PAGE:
Simply enter a name, city & st. or zip and text it to 46645 (GOOGL) and you will receive back a complete residential listing including the phone and street address. Can a Goog-411 residential service be far behind?
Greg Sterling has noted a Thomson/Google deal that adds a one-touch, auto-dial GOOG-411 button into many of its latest GE-branded DECT 6.0â„¢ cordless phones. It should give Jingle’s Free 411 service a pause and it certainly raises questions about when Google will monetize its free DA service. Voice DA services are currently very lucrative and free voice DA services have the potential to be very disruptive to them. LocalMobile notes no firm has been better at converting activity to revenue and profits than Google.
As Greg pointed out from a recent LocalMobile survey 76.3% of respondents (n=671) said they had never used â€œone of the free alternatives to carrier-provided 411 directory assistanceâ€. And while Jingle 411 has some market share advantage in the remaining 24% of users, it is the larger group that will ultimately decide who wins in the disruptive Free 411 DA market. It is just this market that Google is targeting with the Thomson/GE deal.
The question for Thomson/GE is: why would they agree to the arrangement? Thomson/GE is not a corporation known for its easy going style and one assumes that they did not put the Goog-411 button on their phones for the warm and fuzzies of it. The April introduction date leaves me wondering if we might not see Goog-411 monetization in that timeframe.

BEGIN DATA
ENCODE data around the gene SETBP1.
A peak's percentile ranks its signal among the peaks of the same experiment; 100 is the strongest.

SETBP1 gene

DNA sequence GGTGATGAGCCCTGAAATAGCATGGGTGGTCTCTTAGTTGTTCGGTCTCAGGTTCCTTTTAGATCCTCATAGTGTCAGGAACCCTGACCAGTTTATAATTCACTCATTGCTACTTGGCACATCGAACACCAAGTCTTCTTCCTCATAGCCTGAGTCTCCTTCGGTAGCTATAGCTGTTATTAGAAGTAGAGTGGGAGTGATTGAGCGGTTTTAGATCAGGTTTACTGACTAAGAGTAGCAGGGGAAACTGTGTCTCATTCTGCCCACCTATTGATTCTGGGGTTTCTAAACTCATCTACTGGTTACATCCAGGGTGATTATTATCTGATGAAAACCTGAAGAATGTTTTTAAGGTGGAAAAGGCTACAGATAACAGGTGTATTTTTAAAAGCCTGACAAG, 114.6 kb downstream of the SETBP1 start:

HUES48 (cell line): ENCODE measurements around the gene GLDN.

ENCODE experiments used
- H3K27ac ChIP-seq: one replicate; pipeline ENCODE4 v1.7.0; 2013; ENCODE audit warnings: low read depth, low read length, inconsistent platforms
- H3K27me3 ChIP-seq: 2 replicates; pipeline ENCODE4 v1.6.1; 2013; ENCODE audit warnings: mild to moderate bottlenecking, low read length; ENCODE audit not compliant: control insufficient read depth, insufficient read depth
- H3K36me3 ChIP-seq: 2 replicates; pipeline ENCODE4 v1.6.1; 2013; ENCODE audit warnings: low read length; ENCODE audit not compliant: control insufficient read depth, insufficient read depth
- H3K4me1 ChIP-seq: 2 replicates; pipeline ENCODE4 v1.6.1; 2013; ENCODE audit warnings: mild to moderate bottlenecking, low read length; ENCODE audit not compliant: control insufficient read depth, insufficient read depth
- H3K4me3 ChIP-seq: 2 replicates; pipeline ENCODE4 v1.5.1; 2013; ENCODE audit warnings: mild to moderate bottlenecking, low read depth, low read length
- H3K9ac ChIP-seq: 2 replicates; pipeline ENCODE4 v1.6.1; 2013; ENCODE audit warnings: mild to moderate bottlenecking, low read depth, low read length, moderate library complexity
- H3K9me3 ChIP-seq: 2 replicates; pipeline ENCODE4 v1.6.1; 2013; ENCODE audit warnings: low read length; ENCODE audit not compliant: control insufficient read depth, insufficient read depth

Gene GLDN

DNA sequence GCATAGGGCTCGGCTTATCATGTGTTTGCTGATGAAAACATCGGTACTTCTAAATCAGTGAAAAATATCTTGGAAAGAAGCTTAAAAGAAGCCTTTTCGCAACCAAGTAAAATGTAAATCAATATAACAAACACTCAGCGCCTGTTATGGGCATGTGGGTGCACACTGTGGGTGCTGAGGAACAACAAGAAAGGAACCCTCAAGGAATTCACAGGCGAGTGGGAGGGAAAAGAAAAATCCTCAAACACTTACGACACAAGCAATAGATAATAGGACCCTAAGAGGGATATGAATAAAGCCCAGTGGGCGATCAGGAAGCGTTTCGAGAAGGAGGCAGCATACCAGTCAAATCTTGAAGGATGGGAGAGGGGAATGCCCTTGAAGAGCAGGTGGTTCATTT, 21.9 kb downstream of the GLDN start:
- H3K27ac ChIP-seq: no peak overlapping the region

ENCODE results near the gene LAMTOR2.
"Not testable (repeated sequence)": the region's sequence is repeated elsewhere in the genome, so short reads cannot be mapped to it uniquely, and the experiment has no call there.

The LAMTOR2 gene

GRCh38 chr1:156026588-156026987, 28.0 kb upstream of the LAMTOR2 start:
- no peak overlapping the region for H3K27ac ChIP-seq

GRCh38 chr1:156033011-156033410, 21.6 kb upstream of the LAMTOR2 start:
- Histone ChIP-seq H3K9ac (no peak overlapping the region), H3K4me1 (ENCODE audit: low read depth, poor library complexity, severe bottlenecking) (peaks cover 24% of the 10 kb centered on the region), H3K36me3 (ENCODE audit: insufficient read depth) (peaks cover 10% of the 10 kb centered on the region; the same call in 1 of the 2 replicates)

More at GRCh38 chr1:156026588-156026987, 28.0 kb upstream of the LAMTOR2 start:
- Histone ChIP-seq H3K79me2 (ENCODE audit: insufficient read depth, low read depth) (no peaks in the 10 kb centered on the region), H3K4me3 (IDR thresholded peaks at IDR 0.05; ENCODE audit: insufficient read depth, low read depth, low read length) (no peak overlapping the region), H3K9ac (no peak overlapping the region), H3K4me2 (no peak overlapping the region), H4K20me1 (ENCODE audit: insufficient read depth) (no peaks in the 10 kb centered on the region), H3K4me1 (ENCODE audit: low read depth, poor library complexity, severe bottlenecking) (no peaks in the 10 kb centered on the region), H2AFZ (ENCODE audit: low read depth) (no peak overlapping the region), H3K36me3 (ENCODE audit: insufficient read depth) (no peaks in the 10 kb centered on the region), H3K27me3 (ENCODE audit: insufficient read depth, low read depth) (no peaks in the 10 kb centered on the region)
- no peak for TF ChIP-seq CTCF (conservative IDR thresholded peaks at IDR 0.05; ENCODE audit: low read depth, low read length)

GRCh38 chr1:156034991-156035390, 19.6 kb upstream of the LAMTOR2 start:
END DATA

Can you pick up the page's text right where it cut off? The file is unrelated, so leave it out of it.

The one current drawback to the Goog-411 service in a consumer setting is the lack of residential listings. This consumer driven deal with Thomson might just also imply a move by Google to add residential listings in the same timeframe.
From the goog411 Google Group
== 1 of 1 ==
Date: Sat, Dec 22 2007 4:43 pm
Goog411 has been sending me the same text message every 15 minutes for
2 hours now at 10 cents a message. This is the first time I have experienced this problem when receiving text messages from goog 411.
Who do I contact to stop the messages??
Thanks for your help in advance,
If it takes this poor fellow as long to resolve his problem as it is taking (9 months and counting) for this school to solve theirs (where you will also find some earlpearl’s of wisdom), his cell phone bill will roughly equal the national debt of Kazikstan by the end of the upcoming holiday week.